“We ought to be talking about the rolling disaster that is Obamacare, what happens when the regulators regulate and don’t understand the job impact, how dangerous the world is with a foreign policy where our friends no longer trust us and our enemies are not afraid of us,” Blunt said in a recent interview.
Blunt and Kander have both benefited from heavy spending — in the millions of dollars —by outside groups on their behalf. But federal law bars any coordination between those groups and congressional campaigns.
The Missouri Democratic Party filed an FEC complaint this week alleging that Blunt called the head of the Susan B. Anthony List — an anti-abortion group that oversees an affiliated Super PAC — to ask the group to spend more money to aid his campaign.
The state Democratic Party also has raised questions about a political action committee, Missourians for Responsible and Better Government, which was set up by Matt Blunt two years ago with just over $110,000 in his excess campaign money. The group’s treasurer is Jill Blunt, wife of Andy Blunt.
Some of the money has been donated to Roy Blunt, at least $2,000 this year. (Other beneficiaries include GOP secretary of state nominee Jay Ashcroft, who has received $2,500).
The Blunt campaign replied in a statement, "These false assertions have absolutely no merit whatsoever and are simply a last-ditch effort by the Kander campaign and Missouri Democrats to distract from the real issues Missourians care about in this race. The Blunt campaign and Roy Blunt scrupulously follow all campaign finance laws including restrictions on coordination with outside groups."
The Missouri GOP and Blunt's campaign have, in turn, raised questions about Kander's campaign activities.
Campaigns vie for support from veterans
Earlier this month, Blunt and Kander held dueling roundtables with St. Louis military veterans on the same day. The sessions focused on the same key issue —how best to address veterans’ needs — and highlighted the two campaigns’ emphasis on the issue.
Kander focuses a great deal on his military service. And earlier this year, the campaign took a jab at Blunt for the college deferments he received during the Vietnam conflict.
Blunt, 66, had made no secret of the deferments when he ran for governor in 1992 and noted that he was in the lottery pool for the draft when he graduated from college. He got a high number and was never called.
In recent years, Blunt has been an outspoken critic of the VA and has proposed government help so that veterans could obtain medical care from private physicians and medical facilities.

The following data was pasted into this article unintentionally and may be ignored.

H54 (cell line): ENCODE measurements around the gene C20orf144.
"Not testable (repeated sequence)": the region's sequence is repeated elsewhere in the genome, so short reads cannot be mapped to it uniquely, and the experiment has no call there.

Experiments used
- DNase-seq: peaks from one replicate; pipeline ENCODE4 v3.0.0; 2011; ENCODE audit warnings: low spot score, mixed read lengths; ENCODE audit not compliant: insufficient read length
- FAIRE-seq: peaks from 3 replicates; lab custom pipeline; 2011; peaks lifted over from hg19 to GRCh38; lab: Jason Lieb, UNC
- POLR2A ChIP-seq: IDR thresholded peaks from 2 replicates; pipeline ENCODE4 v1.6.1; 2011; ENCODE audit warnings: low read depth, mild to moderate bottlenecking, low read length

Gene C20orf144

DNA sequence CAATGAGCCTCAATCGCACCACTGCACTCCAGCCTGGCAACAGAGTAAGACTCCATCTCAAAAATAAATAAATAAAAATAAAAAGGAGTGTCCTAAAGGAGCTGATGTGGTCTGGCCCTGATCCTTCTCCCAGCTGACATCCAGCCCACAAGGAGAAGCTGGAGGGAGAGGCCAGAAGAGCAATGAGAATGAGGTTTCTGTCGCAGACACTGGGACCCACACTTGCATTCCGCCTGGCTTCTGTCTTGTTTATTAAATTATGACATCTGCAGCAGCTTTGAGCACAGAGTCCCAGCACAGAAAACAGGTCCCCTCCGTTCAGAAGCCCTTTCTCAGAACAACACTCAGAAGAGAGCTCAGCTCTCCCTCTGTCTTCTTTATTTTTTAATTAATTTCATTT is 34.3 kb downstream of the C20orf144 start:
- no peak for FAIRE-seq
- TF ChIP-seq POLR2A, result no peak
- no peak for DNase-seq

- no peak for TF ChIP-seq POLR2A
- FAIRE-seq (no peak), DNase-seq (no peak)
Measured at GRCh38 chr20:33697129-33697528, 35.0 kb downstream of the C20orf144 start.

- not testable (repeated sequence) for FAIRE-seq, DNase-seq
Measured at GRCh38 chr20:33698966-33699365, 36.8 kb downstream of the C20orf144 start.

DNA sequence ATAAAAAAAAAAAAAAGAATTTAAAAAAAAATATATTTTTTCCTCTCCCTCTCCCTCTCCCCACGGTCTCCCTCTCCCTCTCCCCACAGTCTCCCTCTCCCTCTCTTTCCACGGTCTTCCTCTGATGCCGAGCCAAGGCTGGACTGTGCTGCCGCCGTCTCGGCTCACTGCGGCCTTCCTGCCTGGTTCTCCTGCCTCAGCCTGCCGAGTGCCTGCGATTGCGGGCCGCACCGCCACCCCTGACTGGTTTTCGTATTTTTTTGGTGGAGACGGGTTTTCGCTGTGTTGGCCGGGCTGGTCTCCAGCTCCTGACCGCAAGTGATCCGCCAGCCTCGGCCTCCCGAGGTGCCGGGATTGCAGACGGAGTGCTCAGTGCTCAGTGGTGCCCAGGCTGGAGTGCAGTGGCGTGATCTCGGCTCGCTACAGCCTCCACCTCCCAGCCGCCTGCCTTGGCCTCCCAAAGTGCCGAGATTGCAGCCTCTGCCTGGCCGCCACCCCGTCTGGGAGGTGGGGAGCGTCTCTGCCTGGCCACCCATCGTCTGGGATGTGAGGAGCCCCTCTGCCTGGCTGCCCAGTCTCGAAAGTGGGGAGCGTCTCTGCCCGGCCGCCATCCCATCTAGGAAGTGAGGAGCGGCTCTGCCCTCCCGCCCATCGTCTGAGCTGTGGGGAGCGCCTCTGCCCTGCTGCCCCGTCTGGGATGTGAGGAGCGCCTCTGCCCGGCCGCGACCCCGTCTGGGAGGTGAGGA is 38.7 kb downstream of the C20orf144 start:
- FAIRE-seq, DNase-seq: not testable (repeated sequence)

Blunt also highlights that “the Missouri VFW has given only one politician their lifetime achievement award, and it was me.”
Former state Rep. Jack Jackson is a retired colonel in the Marine Corps Reserves. He also is co-chair of the group, Veterans for Blunt. Jackson notes that Blunt has served on the Senate Armed Services Committee and most recently on the Intelligence Committee.
Said Jackson: “He knows what our soldiers, airmen and Marines are going through and what our veterans have gone through. He has a better understanding of our needs.”
Supreme Court is top priority
As the Senate race has gotten tighter, Blunt also has highlighted the outcome’s significance in determining who sits on the U.S. Supreme Court.
Blunt is siding with GOP leaders who have declined to vote on President Barack Obama’s choice, Merrick Brian Garland to replace the late Antonin Scalia, who died last winter.
At the only Blunt-Kander joint appearance, in late September, Kander jabbed Blunt for not at least meeting with Garland.
Blunt, in turn, focused on the gravity of the current and possibly future vacancies on the nation’s highest court.
“I think the next Senate and the next president will have an opportunity to reshape the court in a way that you probably won’t see for several presidencies,” Blunt said.
He has maintained that his re-election could help guarantee that conservatives remain in control of the nation’s highest court. Blunt adds that he believes that’s what a majority of Missouri voters want.